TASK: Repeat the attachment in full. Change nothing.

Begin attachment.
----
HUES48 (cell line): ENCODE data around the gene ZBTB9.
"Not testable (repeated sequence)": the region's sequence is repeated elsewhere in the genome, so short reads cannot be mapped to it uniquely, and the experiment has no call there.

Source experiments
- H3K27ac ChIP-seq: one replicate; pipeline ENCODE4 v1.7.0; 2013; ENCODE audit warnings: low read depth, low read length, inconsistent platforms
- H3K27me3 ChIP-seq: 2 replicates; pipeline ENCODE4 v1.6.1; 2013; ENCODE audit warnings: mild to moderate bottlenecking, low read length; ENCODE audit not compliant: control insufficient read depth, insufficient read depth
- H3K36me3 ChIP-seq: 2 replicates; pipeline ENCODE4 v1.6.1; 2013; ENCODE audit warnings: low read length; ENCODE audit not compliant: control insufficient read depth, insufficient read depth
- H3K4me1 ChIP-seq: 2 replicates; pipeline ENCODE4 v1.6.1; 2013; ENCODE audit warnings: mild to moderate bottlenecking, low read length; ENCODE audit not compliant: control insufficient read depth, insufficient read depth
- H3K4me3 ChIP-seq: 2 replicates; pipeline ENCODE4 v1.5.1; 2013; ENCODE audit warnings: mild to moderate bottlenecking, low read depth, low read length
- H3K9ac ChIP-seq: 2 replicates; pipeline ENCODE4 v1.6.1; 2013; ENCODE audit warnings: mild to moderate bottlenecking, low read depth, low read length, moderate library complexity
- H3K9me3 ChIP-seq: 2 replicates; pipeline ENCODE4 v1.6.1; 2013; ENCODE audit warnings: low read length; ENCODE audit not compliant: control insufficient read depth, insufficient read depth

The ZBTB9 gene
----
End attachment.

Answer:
HUES48 (cell line): ENCODE data around the gene ZBTB9.
"Not testable (repeated sequence)": the region's sequence is repeated elsewhere in the genome, so short reads cannot be mapped to it uniquely, and the experiment has no call there.

Source experiments
- H3K27ac ChIP-seq: one replicate; pipeline ENCODE4 v1.7.0; 2013; ENCODE audit warnings: low read depth, low read length, inconsistent platforms
- H3K27me3 ChIP-seq: 2 replicates; pipeline ENCODE4 v1.6.1; 2013; ENCODE audit warnings: mild to moderate bottlenecking, low read length; ENCODE audit not compliant: control insufficient read depth, insufficient read depth
- H3K36me3 ChIP-seq: 2 replicates; pipeline ENCODE4 v1.6.1; 2013; ENCODE audit warnings: low read length; ENCODE audit not compliant: control insufficient read depth, insufficient read depth
- H3K4me1 ChIP-seq: 2 replicates; pipeline ENCODE4 v1.6.1; 2013; ENCODE audit warnings: mild to moderate bottlenecking, low read length; ENCODE audit not compliant: control insufficient read depth, insufficient read depth
- H3K4me3 ChIP-seq: 2 replicates; pipeline ENCODE4 v1.5.1; 2013; ENCODE audit warnings: mild to moderate bottlenecking, low read depth, low read length
- H3K9ac ChIP-seq: 2 replicates; pipeline ENCODE4 v1.6.1; 2013; ENCODE audit warnings: mild to moderate bottlenecking, low read depth, low read length, moderate library complexity
- H3K9me3 ChIP-seq: 2 replicates; pipeline ENCODE4 v1.6.1; 2013; ENCODE audit warnings: low read length; ENCODE audit not compliant: control insufficient read depth, insufficient read depth

The ZBTB9 gene